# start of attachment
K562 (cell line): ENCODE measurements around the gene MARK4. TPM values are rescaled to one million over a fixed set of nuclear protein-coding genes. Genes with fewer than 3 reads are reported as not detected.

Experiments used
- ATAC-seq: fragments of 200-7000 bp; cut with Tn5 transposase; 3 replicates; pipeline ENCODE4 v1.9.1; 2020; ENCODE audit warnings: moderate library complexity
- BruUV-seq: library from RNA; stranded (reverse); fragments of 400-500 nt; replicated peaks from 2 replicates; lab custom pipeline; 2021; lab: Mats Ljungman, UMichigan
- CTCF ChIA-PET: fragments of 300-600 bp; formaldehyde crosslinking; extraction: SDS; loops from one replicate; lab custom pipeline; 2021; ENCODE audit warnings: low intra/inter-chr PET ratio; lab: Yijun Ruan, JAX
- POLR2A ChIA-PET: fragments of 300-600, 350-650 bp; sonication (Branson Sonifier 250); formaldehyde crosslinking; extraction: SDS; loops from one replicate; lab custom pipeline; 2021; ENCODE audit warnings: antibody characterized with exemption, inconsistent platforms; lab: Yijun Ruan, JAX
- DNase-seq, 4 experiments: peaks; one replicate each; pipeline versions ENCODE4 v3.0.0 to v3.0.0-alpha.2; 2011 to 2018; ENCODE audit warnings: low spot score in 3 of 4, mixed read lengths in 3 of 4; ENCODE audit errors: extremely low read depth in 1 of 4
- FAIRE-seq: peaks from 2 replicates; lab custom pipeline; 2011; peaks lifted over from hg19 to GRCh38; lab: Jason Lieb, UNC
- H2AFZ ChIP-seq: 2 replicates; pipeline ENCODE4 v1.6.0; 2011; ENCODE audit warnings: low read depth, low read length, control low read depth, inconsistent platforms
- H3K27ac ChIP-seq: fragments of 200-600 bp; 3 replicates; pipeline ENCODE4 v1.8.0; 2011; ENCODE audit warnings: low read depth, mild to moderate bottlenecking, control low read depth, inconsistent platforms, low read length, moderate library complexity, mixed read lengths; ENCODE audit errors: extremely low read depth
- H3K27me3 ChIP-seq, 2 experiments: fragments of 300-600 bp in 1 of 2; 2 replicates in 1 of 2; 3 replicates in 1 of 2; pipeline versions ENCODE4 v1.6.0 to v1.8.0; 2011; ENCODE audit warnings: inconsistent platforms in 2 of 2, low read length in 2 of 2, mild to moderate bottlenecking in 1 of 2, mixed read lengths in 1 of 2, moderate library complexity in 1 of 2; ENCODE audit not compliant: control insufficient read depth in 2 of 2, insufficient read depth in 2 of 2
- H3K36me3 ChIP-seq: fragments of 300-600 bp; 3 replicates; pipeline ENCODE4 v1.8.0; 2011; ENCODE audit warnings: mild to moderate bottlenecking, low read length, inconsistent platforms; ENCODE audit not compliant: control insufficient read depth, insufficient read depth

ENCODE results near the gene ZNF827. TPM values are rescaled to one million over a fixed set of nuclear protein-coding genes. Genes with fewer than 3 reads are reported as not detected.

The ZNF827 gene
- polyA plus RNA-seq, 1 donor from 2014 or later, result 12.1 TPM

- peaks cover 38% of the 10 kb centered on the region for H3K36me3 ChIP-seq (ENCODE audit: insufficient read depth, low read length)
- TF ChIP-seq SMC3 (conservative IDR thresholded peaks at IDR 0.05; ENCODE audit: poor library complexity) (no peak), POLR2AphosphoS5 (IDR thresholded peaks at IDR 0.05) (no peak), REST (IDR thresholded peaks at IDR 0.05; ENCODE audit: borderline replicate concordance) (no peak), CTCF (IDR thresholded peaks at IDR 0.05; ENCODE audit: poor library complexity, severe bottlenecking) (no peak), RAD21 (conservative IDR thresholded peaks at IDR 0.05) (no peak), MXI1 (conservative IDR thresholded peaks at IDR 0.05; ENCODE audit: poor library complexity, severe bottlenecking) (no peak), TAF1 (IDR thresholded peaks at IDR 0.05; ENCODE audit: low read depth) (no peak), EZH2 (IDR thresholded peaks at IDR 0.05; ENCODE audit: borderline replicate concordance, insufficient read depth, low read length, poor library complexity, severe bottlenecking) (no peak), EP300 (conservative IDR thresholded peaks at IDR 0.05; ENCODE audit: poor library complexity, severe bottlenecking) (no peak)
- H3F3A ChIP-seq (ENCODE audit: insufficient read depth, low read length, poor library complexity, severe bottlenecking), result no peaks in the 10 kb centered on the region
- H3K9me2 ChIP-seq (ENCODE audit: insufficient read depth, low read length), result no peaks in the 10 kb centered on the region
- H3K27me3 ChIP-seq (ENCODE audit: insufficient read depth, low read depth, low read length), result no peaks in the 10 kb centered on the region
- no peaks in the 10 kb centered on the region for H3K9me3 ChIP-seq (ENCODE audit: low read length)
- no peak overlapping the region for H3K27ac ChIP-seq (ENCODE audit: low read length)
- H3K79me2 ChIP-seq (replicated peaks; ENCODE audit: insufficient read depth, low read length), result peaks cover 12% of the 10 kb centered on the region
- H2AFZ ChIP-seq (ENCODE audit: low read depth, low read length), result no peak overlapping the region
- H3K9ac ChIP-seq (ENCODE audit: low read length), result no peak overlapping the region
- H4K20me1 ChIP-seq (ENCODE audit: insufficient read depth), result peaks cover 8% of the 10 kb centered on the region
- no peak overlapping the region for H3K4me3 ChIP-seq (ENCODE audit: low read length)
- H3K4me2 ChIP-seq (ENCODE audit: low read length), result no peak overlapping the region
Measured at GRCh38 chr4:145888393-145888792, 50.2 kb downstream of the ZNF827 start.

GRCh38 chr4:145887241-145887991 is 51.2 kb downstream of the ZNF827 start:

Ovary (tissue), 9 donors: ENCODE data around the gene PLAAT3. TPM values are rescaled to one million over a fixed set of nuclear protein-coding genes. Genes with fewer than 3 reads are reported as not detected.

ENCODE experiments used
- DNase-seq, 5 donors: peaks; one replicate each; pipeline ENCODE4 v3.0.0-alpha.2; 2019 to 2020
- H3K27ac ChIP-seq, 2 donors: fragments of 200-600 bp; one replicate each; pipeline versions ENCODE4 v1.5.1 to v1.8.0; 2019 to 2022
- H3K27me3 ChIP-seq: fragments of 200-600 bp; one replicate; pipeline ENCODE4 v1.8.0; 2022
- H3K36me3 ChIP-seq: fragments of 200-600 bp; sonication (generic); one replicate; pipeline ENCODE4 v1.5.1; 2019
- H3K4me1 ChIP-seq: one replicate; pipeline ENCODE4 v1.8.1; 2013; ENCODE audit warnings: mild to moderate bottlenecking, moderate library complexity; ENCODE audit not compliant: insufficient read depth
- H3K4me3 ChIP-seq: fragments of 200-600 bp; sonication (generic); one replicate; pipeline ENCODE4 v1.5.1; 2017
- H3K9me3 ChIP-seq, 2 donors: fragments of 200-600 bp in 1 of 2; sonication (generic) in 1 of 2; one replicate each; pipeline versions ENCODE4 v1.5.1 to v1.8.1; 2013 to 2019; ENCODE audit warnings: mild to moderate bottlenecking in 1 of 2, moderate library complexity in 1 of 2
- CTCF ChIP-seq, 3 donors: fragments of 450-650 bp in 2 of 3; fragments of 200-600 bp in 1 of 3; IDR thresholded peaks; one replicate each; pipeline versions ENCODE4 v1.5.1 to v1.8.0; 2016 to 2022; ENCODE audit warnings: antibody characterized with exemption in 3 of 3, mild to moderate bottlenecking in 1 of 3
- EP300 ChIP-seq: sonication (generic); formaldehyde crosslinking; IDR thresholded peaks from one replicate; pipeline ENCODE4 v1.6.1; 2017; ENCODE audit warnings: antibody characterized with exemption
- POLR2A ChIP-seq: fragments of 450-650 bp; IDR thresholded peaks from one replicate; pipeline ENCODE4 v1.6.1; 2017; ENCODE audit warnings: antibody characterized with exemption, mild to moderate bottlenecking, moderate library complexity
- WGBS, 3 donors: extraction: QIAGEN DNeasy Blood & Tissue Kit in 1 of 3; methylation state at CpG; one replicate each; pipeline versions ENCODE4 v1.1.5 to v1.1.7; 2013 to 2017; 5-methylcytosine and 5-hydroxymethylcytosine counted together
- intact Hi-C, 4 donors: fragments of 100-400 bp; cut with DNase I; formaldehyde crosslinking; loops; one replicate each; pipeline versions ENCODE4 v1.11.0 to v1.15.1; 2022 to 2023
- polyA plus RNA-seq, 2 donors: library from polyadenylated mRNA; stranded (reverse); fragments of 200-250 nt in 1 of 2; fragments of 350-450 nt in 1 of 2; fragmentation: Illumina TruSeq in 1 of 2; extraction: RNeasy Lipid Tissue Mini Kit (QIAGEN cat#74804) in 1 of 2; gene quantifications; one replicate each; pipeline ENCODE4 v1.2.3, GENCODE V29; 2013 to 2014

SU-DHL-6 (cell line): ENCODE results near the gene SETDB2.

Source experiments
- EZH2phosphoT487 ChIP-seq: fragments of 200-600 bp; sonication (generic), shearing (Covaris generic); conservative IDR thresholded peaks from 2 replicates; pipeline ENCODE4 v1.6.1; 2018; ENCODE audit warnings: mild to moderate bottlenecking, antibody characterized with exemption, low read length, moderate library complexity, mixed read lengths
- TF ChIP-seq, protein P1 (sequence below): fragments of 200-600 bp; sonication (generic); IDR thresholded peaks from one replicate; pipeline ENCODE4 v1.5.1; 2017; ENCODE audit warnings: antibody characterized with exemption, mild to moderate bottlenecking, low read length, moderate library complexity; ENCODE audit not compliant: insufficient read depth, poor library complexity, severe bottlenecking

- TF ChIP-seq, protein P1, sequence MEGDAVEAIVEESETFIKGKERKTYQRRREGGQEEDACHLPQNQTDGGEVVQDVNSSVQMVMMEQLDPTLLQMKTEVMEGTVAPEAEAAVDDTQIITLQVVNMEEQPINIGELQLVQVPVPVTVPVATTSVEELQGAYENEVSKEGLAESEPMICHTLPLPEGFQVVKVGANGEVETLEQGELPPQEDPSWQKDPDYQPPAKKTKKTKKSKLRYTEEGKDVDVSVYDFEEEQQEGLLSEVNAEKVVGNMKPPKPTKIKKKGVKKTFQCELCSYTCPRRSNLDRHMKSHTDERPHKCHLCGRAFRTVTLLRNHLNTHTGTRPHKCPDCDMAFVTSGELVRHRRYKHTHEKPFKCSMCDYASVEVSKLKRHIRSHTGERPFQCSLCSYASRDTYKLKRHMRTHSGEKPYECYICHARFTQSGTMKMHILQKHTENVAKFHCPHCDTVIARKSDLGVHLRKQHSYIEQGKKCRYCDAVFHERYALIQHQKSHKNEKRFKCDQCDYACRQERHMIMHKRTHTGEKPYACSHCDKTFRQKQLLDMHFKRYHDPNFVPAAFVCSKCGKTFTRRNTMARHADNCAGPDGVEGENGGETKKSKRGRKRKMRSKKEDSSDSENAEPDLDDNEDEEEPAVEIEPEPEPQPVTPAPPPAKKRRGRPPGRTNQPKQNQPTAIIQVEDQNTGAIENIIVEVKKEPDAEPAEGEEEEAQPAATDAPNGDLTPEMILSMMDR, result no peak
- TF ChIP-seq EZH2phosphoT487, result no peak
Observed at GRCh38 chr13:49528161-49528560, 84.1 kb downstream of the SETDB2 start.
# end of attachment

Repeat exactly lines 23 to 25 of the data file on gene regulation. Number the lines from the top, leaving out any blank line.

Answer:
- H3K79me2 ChIP-seq (replicated peaks; ENCODE audit: insufficient read depth, low read length), result peaks cover 12% of the 10 kb centered on the region
- H2AFZ ChIP-seq (ENCODE audit: low read depth, low read length), result no peak overlapping the region
- H3K9ac ChIP-seq (ENCODE audit: low read length), result no peak overlapping the region